Fresh milk, fruit purées, and healthy probiotics swim about in the swirls of yogurt that pump from The Great Yogurt Factory’s row of self-serve machines. As soon as guests peel their eyes away from the towering canisters of fruit, nuts, and candy bits—which range from chocolate bars to cheesecake bites—they can choose their preferred flavors from an extensive list of low-fat, nonfat, or sugarless yogurts and sorbets. Among the dozens of rotating flavors, triple chocolate and Italian-style tart join eclectic creations such as eggnog, watermelon sorbet, and peanut butter made the old-fashioned way—with freshly churned peanuts. Yogurt isn’t just a quick snack at the whimsical shop’s two locations, which also host children’s birthday parties and fundraisers.
During spring at Jones Orchard, families gather to bound through the territory’s rows of fruit, peeling back leaves to get at the ripest morsels hidden deep within the thicket. Since growing their first peaches more than seven decades ago, the Jones family continues to ripen juicy varieties of peaches, strawberries, and other fruit on their 600-acre farm, eschewing long-distance produce shipping for local distribution, mostly available at farmer’s markets and during the orchard’s pick-your-own fruit season. Inviting families to pick fruit together is one of many ways the Jones family lures visitors to their orchard seasonally—come autumn, the farmers transform the fields into a vast corn maze. Visitors not content to wander the idyllic grounds can enjoy the orchard’s bounty at the Country Café, where matriarch Juanita Jones flavors her fresh pies and preserves with fresh-plucked fruits.
Amidst burnished gold walls and soft lighting, Thai Bistro & Sushi's chefs use a palette of ginger, Thai basil, lemongrass, and chilies, painting a bouquet of aromas across the restaurant. Thin or wide rice noodles twine around chicken or shrimp in various sauces, and bamboo shoots and bell peppers float in coconut-milk curries, all perfumed with the range of spices. The spiciness of each dish can be adjusted to suit a palate sensitive to heat or a need to pretend to be crying at a third-grade production of Of Mice and Men. Inside the dining room, pieces of modern art, suspended statues, and images of Buddha punctuate the walls.
A rotating menu of comfort-food favorites, including chicken-fried steak and roast beef with gravy, bolsters the hearty bar fare at The Spot Restaurant & Entertainment Complex, helping to fuel evenings of live entertainment. Attendees 21 and older gather to catch live bands, DJs spinning tunes, and comedians making wry observations or facing their fear of microphones. During DJ sets, patrons can take a break from dancing in a private VIP room with bottle service or by starting a games of darts or pool.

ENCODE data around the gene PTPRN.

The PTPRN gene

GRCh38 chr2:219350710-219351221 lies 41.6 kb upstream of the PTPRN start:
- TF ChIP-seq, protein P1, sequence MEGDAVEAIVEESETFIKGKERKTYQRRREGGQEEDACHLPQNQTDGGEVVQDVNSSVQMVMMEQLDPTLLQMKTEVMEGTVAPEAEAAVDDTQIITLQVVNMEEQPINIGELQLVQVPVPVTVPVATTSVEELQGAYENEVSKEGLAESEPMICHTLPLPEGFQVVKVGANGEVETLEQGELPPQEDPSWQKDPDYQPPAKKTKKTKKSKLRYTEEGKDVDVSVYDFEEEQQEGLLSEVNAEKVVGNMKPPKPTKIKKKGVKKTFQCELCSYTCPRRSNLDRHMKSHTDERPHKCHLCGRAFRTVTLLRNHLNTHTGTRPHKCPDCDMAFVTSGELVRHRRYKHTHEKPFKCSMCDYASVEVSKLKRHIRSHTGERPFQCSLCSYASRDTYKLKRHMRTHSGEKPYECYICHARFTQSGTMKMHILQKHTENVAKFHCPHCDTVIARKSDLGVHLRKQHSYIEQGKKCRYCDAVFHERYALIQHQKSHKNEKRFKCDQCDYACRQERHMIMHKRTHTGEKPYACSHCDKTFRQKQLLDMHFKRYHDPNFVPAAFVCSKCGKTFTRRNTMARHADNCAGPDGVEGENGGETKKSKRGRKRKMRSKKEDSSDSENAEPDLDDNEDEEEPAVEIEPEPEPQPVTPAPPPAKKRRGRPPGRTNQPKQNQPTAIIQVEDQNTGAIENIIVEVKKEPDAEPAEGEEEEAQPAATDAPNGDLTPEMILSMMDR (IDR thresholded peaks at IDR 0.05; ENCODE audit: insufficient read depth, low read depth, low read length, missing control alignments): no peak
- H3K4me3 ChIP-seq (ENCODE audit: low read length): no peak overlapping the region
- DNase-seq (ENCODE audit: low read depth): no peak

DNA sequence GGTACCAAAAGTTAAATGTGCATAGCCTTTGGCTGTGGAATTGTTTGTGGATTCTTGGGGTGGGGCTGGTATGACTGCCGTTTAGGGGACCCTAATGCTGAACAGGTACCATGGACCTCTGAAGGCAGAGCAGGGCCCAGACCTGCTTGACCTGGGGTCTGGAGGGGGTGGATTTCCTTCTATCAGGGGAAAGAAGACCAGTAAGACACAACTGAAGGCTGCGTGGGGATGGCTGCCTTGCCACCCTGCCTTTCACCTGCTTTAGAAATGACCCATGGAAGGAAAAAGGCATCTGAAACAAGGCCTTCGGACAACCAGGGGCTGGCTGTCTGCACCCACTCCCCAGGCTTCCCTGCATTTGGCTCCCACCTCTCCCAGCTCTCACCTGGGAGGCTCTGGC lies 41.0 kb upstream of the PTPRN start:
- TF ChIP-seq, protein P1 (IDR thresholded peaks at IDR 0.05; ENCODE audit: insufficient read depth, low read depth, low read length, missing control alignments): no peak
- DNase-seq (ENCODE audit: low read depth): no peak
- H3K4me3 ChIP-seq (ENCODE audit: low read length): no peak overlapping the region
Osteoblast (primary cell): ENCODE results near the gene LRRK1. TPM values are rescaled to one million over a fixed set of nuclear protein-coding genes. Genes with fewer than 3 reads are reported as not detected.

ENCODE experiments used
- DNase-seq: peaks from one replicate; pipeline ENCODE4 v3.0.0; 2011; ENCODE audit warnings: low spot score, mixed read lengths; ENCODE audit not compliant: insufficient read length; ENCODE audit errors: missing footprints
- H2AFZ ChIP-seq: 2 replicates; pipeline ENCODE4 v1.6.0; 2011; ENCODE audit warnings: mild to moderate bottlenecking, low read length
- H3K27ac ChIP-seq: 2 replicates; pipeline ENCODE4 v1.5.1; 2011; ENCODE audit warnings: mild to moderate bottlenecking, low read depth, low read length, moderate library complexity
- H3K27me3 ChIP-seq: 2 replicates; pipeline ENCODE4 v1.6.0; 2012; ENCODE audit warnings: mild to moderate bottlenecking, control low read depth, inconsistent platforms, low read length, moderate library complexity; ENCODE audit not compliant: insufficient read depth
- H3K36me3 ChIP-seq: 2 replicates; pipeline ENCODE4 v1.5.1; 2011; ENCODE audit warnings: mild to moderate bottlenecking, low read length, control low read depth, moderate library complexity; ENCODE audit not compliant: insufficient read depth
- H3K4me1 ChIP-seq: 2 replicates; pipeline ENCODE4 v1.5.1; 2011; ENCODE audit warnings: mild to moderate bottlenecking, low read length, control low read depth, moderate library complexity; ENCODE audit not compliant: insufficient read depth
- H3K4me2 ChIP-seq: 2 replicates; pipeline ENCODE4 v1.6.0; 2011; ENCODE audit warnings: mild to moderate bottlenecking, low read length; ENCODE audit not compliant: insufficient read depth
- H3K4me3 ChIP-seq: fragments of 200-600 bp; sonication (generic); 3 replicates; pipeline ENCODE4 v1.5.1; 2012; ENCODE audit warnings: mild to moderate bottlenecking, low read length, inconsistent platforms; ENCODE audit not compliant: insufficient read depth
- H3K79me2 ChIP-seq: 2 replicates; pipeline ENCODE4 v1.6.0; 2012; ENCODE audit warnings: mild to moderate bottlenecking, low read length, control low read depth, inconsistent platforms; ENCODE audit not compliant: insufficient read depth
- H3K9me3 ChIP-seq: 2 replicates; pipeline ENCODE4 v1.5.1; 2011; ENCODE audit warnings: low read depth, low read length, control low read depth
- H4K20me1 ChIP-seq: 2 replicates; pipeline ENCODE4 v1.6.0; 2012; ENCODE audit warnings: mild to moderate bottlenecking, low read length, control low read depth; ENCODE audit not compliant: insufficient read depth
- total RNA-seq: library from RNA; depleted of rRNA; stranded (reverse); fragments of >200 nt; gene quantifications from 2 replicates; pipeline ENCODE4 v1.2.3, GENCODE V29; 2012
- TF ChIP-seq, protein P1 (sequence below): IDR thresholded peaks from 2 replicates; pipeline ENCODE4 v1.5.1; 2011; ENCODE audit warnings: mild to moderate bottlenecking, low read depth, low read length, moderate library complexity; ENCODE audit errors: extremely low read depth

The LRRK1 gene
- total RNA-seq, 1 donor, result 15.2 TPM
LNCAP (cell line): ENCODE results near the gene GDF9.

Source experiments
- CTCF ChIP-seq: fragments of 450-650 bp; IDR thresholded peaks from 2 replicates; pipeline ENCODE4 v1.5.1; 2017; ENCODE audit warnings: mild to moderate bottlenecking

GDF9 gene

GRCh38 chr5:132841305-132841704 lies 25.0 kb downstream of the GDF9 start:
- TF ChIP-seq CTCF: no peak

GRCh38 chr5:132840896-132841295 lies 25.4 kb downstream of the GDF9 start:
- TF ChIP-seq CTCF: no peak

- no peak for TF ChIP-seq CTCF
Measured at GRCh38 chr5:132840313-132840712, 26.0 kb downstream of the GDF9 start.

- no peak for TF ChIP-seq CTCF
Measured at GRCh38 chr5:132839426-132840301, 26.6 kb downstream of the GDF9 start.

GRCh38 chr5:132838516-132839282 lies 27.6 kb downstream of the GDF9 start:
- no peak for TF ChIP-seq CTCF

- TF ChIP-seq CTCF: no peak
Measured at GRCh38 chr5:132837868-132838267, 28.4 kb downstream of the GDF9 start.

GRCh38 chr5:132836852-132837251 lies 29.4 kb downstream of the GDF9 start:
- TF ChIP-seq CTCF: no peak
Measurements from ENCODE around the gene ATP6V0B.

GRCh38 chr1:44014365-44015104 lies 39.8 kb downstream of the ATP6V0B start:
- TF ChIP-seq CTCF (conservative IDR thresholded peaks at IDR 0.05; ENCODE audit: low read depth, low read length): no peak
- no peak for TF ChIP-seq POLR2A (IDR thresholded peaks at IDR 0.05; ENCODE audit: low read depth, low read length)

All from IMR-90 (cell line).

A steady stream of servers constantly moves from the kitchen of Grand Pacific Buffet kitchen to the buffet serving station, where they replenish trays of sesame chicken, pepper steak, crispy egg rolls, and other Chinese cuisine classics. Diners can also load plates with assorted sushi rolls or, on certain occasions, unlimited helpings of succulent snow crab legs. Giant koi fish swim in an indoor pond, adding to the restaurant's Asian-inspired decor.
The cheerful family that birthed Guacamaya's prides itself on flavorful south-of-the-border fare that comes cooked to order. A favorite is the gargantuan El Zarape platter ($9.95), which sports a savory heap of broiled fajita meat, onions, and bell peppers draped with melted white cheese, rice, charro beans, and corn or flour tortillas. The tilapia fish tacos ($9.95) please the sea-slanted, and patrons harried by rigid taco and burrito algorithms may wish to try the pupusas ($7.99 for three), plump pancakes stuffed with a tasty cheese or pork center and served with smoky charro beans and any of the warm, zesty homemade salsas. Guacamaya’s gastronomic engineers prepare each item with tender care, and if they have the ingredients, they’ll whip up any plate your customizable heart desires. Thanks to a BYOB policy, you’re spared both the expense of drinks and the worry about a menu lacking bottled armadillo tears.